By Molly A. Seltzer
To successfully slash greenhouse emissions, the United States must ensure rural communities benefit from producing solar, wind, biofuels and other low-carbon fuels, panelists said at the annual Princeton E-ffiliates Partnership Retreat on June 3.
“We need to get down to the grassroots, the real grassroots, and talk about ‘do I have a stake in this nation?’” Art Cullen, a Pulitzer-prize-winning reporter and editor of the Storm Lake Times, who sat on a panel about stakeholder perspectives, said about his community of Iowan corn growers.
The event, sponsored by Princeton E-ffiliates Partnership (E-ffiliates), the corporate membership program administered by Princeton’s Andlinger Center for Energy and the Environment, brought together energy modelers, policy researchers, leaders in infrastructure and finance, and community representatives, to discuss how the United States could minimize greenhouse gas emissions and ultimately release into the atmosphere only as much greenhouse gas as is captured and stored each year, a concept known as net-zero emissions. This year’s program explored findings from a Princeton study, Net-Zero America (NZA), released in December 2020, which mapped out five technological pathways for the United States to reach net-zero greenhouse gas emissions by 2050.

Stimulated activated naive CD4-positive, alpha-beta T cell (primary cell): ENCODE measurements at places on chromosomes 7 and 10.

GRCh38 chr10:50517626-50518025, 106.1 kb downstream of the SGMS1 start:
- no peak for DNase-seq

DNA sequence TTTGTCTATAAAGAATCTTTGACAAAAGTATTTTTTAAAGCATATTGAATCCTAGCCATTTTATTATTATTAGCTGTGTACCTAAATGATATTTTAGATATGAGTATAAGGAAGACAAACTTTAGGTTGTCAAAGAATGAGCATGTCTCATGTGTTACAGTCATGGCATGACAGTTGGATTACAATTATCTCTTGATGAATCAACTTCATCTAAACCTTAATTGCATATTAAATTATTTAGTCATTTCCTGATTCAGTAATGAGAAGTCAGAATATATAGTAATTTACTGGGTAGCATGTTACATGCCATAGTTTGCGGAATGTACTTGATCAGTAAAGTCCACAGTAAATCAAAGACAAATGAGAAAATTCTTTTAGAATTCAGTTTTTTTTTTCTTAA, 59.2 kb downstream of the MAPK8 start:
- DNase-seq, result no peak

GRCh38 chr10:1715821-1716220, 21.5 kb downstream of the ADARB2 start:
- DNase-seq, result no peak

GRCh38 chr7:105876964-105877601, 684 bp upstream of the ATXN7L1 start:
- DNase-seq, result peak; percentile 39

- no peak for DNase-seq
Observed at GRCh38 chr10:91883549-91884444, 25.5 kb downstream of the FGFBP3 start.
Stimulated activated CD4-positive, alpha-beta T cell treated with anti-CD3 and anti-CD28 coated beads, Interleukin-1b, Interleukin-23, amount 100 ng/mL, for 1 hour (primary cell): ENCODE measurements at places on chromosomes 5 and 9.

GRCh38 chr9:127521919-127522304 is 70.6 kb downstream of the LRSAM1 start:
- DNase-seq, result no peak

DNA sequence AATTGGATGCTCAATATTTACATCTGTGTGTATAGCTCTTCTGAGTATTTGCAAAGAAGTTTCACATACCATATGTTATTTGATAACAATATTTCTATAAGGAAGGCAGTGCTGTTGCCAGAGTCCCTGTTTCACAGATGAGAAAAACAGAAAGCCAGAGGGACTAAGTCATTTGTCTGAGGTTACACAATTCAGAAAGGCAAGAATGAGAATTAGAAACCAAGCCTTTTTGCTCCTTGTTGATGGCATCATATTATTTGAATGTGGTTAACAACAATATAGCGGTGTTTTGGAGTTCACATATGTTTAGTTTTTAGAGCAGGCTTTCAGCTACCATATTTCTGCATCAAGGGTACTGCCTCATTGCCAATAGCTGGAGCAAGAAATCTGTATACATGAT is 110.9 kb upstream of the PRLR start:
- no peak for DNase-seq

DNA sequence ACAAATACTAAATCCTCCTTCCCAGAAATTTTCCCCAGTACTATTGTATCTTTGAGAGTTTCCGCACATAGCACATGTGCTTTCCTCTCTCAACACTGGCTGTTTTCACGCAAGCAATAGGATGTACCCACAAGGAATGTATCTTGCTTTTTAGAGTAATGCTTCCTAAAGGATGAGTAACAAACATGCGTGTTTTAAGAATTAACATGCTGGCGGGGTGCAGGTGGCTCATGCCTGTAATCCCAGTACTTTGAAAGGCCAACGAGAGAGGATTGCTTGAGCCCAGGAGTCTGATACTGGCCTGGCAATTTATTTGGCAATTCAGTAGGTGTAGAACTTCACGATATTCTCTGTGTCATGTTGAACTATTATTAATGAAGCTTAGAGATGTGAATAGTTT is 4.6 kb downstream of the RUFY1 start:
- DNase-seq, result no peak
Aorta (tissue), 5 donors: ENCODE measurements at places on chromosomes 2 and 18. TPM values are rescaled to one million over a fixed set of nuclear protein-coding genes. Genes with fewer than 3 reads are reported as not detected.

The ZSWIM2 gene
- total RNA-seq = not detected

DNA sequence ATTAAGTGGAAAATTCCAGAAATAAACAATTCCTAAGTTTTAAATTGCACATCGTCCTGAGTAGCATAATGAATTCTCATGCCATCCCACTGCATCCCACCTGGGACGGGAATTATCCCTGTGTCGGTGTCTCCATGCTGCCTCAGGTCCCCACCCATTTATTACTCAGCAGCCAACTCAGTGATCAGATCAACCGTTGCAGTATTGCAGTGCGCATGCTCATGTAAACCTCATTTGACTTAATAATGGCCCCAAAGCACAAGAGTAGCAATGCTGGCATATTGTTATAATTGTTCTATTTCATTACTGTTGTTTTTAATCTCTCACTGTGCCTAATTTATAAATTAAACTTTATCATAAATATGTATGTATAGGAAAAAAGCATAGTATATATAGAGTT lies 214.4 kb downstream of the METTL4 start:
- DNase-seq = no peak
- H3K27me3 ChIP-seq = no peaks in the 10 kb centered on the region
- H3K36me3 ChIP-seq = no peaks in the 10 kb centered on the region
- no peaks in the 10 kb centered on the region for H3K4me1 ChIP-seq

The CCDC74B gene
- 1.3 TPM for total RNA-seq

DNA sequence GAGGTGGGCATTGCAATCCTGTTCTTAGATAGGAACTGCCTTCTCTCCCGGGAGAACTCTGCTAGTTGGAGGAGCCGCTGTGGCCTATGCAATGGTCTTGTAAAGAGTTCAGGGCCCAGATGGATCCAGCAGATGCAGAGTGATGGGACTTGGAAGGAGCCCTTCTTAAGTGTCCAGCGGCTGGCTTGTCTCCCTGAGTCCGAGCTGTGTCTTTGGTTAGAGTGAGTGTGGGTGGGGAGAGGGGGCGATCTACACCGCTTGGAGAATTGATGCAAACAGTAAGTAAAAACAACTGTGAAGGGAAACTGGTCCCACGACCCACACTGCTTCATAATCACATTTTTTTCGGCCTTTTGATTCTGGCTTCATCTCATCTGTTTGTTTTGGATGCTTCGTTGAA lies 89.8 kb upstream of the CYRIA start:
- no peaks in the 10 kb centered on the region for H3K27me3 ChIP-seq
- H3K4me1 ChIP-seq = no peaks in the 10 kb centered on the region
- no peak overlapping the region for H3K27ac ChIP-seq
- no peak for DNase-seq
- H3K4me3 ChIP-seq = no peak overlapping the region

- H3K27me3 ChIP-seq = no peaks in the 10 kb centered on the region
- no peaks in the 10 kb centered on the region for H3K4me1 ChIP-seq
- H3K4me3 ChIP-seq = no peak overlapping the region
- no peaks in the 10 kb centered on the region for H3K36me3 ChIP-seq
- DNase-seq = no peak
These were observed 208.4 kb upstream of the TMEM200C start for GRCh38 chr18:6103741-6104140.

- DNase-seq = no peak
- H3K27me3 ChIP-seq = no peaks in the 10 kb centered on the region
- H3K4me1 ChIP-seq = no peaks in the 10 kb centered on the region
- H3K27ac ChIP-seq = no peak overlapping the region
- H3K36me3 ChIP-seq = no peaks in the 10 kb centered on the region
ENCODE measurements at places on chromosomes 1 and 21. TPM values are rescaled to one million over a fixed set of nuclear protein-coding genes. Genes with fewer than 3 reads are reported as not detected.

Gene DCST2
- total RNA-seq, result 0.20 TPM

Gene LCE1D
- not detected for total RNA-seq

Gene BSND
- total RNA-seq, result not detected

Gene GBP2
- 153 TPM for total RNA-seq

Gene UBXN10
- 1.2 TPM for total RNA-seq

“It’s important to bring these groups together because an energy transition will require buy in from and affect every segment of society,” said Barry Rand, associate director for external partnerships at the Andlinger Center for Energy and the Environment and associate professor of electrical and computer engineering and the Andlinger Center for Energy and the Environment.